The oldest hat retailer in the United States, Henry the Hatter "has lost its lease and must close" its downtown Detroit location, a news release announced Friday.
The last day of business for the store founded in 1893, with hats worn by such high-profile people as U.S. President Dwight D. Eisenhower and musician George Clinton, is Aug. 5. The other location in Southfield will remain open.
"It's not a good day for independents like me," said Paul Wasserman, 70, owner of Henry the Hatter. His lease on the building at 1307 Broadway is ending, and he said his landlord of 22 years is using an escape clause. "They had the legal right to do what they did. It's their building to do what they see fit." READ MORE
Louie the Hatter (Elias Dellopoulos)
Louie the Hatter was aka Elias Dellopoulos. His son's generation changed the name to Dellas. His son's name was Steven Dellas, but his birth name was ESTATHIOS/STEVEN DELLOPOULOS. Steven Dellopoulos is on his discharge papers from the army... during WWII.
Louie's hats were tagged with the hat maker's logo. For instance, Dobb's was the biggest name. He didn't choose to sew his store logo into the hats...too expensive.
There was quite a rivalry between Louie and Louis. They were not friendly competitors for certain...
Henry the Hatter
Established in 1893 by Detroit native Henry Komrofsky, Henry the Hatter first opened on Gratiot Ave. Komrofsky had worked for a number of years as a hatter at the John C. Hartz store before opening his own shop. As a businessman, Komrofsky was interested in many aspects of city life.
I am the great-grandson of Louis "The Hatter" Bradlin, and great nephew of Bill Bradlin. I have spent my whole life in Los Angeles, but really like your site. I thought I would pass along the sad news that Bill Bradlin passed away in September of '07. My grandmother, Louis the Hatter's daughter and Bill's sister, also passed away in September. She raised me on stories of the store and Detroit in general.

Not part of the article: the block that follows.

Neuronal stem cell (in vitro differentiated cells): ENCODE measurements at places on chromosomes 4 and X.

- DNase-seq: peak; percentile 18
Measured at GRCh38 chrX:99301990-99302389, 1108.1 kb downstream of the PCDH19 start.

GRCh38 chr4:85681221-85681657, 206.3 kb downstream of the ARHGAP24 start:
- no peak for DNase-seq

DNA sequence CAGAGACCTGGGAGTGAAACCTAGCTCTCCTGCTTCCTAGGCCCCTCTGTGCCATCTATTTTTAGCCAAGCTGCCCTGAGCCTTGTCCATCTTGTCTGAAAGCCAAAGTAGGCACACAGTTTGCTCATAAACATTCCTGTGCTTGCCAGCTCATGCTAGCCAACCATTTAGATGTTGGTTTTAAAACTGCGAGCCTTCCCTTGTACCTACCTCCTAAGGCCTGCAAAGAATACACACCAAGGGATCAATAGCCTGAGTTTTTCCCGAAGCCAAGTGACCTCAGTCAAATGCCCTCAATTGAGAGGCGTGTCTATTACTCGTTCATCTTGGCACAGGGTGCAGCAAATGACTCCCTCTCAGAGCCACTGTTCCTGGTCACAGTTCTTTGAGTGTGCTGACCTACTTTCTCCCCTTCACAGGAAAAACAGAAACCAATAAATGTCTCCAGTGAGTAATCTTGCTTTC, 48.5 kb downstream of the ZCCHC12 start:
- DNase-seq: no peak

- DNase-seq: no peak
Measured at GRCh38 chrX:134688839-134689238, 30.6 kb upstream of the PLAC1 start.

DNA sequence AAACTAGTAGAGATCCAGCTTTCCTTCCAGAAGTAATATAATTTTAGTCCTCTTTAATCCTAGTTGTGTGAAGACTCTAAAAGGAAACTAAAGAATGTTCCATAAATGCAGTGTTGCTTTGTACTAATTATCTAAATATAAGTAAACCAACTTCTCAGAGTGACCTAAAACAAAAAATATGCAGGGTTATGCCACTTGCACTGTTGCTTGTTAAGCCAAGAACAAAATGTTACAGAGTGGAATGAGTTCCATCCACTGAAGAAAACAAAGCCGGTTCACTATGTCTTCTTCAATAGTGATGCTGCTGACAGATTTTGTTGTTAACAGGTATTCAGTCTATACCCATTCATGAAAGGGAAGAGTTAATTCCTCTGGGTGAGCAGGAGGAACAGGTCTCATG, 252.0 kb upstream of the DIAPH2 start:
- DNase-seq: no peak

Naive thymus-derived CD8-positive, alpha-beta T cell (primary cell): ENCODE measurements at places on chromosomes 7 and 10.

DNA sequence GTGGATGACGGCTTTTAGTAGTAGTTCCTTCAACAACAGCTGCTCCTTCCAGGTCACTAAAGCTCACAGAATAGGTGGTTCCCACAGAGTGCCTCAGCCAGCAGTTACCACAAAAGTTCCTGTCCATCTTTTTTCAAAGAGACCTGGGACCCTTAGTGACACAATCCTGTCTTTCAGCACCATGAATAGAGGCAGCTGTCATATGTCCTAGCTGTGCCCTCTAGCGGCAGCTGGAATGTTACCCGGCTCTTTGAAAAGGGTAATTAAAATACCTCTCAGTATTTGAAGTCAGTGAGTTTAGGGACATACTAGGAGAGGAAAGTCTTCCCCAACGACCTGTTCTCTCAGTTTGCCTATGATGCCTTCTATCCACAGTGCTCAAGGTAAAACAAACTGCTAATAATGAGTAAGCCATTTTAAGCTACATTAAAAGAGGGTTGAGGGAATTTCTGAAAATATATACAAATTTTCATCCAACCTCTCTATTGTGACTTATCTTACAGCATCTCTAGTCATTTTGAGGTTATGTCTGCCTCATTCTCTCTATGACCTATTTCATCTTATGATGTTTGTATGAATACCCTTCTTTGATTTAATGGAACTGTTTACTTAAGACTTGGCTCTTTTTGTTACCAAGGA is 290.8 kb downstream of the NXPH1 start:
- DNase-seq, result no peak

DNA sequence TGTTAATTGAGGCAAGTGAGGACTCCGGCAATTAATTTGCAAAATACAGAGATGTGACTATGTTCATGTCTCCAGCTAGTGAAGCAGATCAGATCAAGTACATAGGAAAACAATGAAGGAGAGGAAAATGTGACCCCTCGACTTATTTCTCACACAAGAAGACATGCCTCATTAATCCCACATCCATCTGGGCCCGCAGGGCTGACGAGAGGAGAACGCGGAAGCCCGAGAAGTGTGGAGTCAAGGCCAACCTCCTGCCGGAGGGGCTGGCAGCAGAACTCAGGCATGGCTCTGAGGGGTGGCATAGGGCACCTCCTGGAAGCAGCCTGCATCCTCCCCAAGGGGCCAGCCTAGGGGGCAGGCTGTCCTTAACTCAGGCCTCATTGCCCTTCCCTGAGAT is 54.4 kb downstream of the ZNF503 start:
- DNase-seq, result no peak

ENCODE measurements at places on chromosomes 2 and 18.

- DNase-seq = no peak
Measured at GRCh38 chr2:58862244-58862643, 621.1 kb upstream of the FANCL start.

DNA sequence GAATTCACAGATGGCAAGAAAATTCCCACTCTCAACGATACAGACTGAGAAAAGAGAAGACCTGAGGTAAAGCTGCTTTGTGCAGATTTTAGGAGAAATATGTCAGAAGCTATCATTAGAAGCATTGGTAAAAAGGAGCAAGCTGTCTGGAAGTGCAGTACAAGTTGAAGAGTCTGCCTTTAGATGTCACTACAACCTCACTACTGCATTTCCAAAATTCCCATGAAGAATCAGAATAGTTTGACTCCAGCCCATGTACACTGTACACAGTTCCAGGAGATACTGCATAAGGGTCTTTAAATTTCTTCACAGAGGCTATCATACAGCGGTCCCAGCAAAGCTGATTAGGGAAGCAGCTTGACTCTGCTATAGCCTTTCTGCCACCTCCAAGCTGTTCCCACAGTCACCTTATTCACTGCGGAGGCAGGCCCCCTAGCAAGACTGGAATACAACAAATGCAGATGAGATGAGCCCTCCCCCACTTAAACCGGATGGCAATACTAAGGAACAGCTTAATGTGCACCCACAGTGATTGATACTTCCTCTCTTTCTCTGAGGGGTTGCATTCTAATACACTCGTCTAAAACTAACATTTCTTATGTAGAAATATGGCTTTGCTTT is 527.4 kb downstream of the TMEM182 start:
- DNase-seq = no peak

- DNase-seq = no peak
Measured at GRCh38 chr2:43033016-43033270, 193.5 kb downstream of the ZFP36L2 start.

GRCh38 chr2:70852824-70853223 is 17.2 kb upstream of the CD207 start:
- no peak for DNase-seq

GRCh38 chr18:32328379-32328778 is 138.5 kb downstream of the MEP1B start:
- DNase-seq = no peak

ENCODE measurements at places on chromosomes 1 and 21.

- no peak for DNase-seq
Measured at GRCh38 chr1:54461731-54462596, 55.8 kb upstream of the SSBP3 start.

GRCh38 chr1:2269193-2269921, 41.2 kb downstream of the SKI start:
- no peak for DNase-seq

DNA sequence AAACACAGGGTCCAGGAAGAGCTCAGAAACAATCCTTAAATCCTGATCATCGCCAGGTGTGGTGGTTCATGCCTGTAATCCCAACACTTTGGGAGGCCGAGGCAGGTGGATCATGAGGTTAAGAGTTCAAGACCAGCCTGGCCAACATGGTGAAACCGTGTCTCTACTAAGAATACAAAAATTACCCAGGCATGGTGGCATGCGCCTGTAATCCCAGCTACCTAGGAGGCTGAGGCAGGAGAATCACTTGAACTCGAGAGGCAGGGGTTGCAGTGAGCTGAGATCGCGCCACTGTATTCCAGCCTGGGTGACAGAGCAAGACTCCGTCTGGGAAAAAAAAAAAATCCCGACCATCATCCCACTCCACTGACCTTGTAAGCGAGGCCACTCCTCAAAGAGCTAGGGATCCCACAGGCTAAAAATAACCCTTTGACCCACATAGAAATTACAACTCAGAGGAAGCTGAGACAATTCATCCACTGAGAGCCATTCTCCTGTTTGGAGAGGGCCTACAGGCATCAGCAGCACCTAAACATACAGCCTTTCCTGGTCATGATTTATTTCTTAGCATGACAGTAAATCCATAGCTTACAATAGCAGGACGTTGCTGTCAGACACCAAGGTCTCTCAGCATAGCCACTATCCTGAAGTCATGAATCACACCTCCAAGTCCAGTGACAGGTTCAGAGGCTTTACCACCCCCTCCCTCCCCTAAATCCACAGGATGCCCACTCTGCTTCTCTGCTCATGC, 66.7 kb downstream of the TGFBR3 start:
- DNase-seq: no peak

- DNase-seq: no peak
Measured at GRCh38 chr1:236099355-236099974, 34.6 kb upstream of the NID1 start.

Keep up the good work, and in this day of gentrification, sites like yours are important.
This Louis the Hatter bowler was purchased in the 1950s. Just recently sold on Ebay.. It is marked "Louis the Hatter," and is in excellent condition. It is a 7 3/4 long oval. Sweatband, liner, ribbon, binding and felt are all in perfect shape.
Mr. Bill Bradlin, a army veteran, was a graduate of Cass Tech. He then started in business with Speedy Laundry, then Bradlin Cleaners and finally Louis the Hatter which evolved into three different locations including the Fisher Building and then 8 Mile and Greenfield. He then became a rep with his wife as his partner for several companies. Bill was a friend of mine and an exhibitor in many of the Super Sales back in the 1980's
you are the bomb and don't let anyone tell you that bloggers do not do their homework. KIM is spot on and so are your comments. Here is a photo of my Dad, Steve Dellopoulos(Dellas) owner/operator of Louie the Hatter. Everything posted on this thread is exactly correct. Thank you for keeping an important part of the history of Detroit alive. Yep, after arson and armed robbery, Dad sold inventory, padlocked the useless real estate, and opened a Roy Rogers in the suburbs. Shame.